The reason I tell my story is because an undocumented immigrant looks like me. An undocumented middle school, high school, or college athlete could look like me. It looks like a white person from Eastern Europe with no accent or a black person from Nigeria. It can be your Asian doctor who has been trying to become a citizen. It can be your athlete that did not realize she was undocumented until a situation came up in which her citizenship was needed, and the story was finally told to her. It can look like people you know, love, and coach. It isn’t just a Latinx person who an accent who is consistently assumed to be undocumented. We come in every race, ethnicity, gender and so on. We each have a different story to tell, all of which are very important. Some have come to this country seeking asylum to get away from violence, oppressive dictators, gangs, domestic abuse, rape and more. Some just want to come to give themselves and/or their children a better life. 

As a coach, you might not know it, but at some point in your coaching career you may have had an undocumented immigrant on your team or one of your athlete’s have a relative that was undocumented. I don’t care where you live, where you coach, or what level you coach. Someone you have coached possibly have relations with an undocumented person. While I was growing up being undocumented meant nothing. It did not change how I was treated, what school I went to, or anything else. Today it is very different and very scary. Undocumented immigrants suffer immense health issues caused by their status, “Experts say the toll for avoiding the health care system is far-reaching. Poorer Latinos, in particular, suffer from high rates of obesity, diabetes, liver disease and high blood pressure. “Patients who are already sick will have a much harder time getting better,” Dr. Page said. Those who don’t get care for infectious diseases, she said, “are much more likely to transmit infections to others.” The burden of being undocumented can cause those to not seek help for fear of ICE being called. They do not pick up needed prescriptions. They do not go to the hospital until the have no other choice because the pain is unbearable.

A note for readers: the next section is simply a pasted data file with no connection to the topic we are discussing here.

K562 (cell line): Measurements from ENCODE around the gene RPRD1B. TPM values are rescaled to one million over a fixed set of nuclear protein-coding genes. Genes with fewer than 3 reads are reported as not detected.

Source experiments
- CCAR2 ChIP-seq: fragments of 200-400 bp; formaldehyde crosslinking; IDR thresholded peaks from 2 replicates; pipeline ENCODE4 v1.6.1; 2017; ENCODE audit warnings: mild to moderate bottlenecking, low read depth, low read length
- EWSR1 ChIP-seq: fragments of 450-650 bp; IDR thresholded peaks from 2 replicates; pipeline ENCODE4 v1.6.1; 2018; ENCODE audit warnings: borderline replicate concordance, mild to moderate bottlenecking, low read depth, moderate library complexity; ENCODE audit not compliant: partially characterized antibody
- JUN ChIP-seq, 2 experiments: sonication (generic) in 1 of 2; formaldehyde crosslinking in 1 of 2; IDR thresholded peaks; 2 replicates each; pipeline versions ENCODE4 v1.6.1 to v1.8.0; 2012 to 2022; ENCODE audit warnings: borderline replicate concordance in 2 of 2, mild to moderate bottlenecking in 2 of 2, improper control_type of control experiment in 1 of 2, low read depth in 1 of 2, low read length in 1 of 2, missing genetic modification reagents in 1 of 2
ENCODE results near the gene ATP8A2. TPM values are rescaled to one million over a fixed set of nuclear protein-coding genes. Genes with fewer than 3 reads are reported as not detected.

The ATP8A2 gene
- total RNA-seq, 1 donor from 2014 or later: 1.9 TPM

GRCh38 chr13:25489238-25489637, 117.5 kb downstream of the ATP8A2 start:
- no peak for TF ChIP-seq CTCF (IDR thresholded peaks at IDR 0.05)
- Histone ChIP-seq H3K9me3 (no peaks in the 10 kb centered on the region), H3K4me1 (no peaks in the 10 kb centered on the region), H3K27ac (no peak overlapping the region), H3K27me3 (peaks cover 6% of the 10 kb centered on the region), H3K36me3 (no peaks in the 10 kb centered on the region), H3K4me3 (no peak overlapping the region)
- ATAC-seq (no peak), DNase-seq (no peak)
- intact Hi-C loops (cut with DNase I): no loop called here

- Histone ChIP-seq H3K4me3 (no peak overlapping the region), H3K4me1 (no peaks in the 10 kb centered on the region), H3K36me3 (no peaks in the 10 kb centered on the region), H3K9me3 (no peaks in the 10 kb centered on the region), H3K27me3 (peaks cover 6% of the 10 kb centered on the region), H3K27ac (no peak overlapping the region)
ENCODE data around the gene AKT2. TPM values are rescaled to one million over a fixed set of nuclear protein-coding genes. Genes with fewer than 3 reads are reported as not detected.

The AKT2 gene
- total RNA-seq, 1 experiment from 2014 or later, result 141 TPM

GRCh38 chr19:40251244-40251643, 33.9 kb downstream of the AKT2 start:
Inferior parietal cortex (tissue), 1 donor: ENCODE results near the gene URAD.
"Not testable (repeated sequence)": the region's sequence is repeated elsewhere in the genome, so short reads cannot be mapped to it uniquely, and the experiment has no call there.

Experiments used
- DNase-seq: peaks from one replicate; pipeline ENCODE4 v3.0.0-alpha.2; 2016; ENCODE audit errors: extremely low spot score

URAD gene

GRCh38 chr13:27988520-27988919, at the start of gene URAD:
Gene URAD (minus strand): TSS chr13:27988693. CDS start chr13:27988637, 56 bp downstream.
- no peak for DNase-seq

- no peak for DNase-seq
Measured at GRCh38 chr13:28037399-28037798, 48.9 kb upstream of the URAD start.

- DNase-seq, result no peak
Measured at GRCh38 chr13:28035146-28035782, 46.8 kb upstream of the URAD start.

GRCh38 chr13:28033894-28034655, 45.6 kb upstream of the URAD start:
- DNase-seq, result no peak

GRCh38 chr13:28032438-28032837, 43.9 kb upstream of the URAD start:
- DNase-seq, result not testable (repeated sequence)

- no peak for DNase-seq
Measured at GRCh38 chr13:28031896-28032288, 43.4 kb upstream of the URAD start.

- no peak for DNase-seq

“Except for absolute necessities, Rodolfo, an itinerant construction worker who entered the United States illegally from Puebla six years ago, does not leave his house these days. But for a month now, his 8-year-old daughter, Leslie, has been doubling over in pain after meals. So, uneasily, on buses and on foot, Rodolfo took her to the community health clinic in Carrboro, a liberal, well-heeled town just west of Chapel Hill. In the exam room, the child shrank into herself, stiff and uncomfortable. Lisanna Gonzalez, a family nurse practitioner, could find no physical cause for her discomfort. Eventually Leslie admitted she was terrified that she would come home from school one day and find her parents gone. Kids were always talking about it, she said, even teasing her. Her brother, 13, kept showing her social media updates about raids.Fear is making people sick, said Dr. Evan Ashkin, a professor of family medicine at the University of North Carolina who directs a residency program for doctors who work with poor patients.”